Here’s one tiny thing that brought a smile to my lips when I watched the copy of Night World that I purchased from Finders Keepers not too long ago: for a brief moment onscreen, the “American Movie Classics” logo flashed briefly, and I waded into some nostalgia clean up to my neck—thinking about all the hours I enjoyed watching the once-proud classic film channel before they became obsessed with zombies and meth dealers. (My parents still watch a lot of AMC, no doubt because the commercials that plague their movie offerings are a godsend to their weak bladders.)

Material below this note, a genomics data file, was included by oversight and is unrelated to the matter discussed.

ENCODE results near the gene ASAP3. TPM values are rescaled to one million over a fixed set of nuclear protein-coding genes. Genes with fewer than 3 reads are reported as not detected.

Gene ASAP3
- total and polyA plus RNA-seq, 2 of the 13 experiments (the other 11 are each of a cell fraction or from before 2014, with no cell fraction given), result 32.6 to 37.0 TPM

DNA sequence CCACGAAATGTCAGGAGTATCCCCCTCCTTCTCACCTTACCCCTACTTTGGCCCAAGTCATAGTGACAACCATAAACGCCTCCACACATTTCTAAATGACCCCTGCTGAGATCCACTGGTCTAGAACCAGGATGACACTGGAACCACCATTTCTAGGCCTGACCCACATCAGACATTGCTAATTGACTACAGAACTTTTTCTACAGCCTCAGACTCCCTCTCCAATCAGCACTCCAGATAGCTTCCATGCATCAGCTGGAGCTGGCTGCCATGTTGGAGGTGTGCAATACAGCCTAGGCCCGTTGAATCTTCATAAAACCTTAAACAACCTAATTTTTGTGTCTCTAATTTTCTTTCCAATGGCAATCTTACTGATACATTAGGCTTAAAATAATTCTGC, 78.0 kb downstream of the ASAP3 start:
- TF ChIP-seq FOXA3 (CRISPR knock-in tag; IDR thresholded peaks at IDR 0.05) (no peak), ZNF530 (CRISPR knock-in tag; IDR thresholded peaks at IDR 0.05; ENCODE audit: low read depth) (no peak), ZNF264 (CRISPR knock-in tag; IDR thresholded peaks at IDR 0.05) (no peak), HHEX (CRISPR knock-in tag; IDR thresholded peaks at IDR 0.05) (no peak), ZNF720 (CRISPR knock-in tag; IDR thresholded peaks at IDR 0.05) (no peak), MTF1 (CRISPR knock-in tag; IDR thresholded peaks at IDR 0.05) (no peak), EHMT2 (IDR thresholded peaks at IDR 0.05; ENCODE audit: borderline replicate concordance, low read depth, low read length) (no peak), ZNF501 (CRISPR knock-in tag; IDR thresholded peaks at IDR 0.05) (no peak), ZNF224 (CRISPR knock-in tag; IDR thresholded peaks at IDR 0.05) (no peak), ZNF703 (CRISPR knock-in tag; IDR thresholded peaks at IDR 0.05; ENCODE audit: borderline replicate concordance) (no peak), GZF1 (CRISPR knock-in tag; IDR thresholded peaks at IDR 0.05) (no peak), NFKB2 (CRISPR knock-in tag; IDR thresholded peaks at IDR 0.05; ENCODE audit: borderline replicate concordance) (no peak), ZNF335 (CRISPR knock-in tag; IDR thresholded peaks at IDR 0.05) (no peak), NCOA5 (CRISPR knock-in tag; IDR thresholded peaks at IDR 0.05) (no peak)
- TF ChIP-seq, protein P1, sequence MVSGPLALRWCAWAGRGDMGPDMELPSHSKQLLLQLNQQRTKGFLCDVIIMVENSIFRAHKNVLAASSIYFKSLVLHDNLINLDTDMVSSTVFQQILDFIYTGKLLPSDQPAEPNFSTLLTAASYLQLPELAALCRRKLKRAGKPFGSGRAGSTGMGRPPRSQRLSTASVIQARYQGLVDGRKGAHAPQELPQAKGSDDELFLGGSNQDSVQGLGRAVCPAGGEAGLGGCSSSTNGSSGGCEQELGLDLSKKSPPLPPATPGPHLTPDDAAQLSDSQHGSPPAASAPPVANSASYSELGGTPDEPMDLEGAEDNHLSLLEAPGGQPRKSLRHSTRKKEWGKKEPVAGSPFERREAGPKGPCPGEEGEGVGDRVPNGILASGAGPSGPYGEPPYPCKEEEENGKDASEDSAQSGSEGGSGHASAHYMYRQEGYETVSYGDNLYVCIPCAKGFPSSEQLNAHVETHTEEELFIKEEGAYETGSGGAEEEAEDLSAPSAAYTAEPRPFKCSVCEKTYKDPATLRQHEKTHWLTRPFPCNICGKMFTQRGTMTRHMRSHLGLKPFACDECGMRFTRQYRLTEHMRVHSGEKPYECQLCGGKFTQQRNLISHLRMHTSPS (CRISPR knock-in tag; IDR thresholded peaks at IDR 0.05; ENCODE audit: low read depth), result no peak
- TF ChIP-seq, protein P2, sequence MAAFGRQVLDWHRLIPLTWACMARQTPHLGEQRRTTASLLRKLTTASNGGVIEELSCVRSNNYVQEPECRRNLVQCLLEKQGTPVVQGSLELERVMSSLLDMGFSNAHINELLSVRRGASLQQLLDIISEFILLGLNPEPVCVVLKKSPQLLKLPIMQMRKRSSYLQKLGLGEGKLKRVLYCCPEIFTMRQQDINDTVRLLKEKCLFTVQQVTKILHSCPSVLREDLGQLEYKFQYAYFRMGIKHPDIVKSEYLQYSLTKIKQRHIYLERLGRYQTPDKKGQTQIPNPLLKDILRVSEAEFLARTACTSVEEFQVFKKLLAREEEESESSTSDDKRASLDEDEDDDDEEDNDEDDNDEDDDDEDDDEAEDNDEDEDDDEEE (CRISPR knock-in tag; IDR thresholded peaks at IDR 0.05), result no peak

Night World has been on my classic movie radar for quite some time now…and I’m not going to mince words: I loved every minute (fifty-six in total) of this fascinating curio. To be honest, the film had me at Boris Karloff; I’ll pretty much commit to watching anything he’s in, and I relished seeing him tackle a role admittedly out of his wheelhouse. Other people who have viewed World have commented that he’s every bit as evil here as he is in his better-known “monster” performances…but I enjoyed Karloff’s Happy MacDonald, a jovial sort who greets everyone who walks into his establishment with a “Hiya, big shot!” (He’s a little miscast—the way he was in Scarface —but I can overlook it.) I kind of felt sorry for Hap, being saddled with Mrs. Mac; sure, Happy has a quick temper (he lays Michael out like carpet with one punch when Rand gets a bit boisterous) and he could use an upgrade with regards to the people with whom he associates…but then again, he’s running a speakeasy—not a daycare center. (And not only is Jill MacDonald stepping out on her husband…she doesn’t even have the good taste to do it with someone not quite as loathsome as Krauss, who sadistically orders the chorus girls to stick around after closing so they can rehearse some new routines.)